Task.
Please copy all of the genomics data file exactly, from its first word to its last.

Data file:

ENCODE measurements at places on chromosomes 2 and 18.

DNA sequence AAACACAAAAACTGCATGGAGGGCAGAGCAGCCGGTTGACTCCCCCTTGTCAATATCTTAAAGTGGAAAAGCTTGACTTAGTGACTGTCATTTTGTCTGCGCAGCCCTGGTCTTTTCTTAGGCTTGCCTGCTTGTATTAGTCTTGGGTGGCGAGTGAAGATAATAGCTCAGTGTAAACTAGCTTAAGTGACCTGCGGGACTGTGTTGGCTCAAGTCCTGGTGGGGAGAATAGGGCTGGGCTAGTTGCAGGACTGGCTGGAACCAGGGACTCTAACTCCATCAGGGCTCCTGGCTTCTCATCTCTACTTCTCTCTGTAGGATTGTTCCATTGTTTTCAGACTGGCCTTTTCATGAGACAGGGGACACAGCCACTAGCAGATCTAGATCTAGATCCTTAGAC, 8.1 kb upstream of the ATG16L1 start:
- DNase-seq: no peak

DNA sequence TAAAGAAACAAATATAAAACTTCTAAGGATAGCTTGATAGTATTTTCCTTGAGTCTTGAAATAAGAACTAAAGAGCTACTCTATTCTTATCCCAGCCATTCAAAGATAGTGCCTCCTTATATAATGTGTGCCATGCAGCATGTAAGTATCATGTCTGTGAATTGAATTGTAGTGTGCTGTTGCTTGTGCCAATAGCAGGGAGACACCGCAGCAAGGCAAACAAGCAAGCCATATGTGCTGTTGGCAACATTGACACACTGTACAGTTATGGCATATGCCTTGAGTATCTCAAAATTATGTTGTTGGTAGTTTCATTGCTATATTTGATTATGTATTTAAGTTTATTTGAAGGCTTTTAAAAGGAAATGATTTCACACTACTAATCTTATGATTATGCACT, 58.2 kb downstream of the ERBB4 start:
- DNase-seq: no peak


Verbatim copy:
ENCODE measurements at places on chromosomes 2 and 18.

DNA sequence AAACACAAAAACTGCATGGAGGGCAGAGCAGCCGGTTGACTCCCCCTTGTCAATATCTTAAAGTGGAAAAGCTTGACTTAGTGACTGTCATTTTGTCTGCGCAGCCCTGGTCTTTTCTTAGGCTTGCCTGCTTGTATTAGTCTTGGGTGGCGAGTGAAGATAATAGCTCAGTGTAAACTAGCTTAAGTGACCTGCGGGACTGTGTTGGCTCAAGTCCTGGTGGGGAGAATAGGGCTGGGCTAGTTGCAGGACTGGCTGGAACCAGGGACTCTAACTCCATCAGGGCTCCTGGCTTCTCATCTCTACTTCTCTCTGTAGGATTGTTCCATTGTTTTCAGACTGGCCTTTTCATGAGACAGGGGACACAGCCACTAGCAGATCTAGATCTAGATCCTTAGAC, 8.1 kb upstream of the ATG16L1 start:
- DNase-seq: no peak

DNA sequence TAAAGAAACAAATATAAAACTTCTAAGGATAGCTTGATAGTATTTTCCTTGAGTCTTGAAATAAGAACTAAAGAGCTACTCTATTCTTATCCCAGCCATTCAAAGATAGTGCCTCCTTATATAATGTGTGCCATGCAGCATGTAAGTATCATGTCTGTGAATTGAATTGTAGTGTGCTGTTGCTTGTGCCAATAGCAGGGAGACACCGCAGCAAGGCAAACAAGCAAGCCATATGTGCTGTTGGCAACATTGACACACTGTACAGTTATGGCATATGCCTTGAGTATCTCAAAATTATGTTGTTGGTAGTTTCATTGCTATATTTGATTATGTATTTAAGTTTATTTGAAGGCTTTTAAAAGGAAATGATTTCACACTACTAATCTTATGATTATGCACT, 58.2 kb downstream of the ERBB4 start:
- DNase-seq: no peak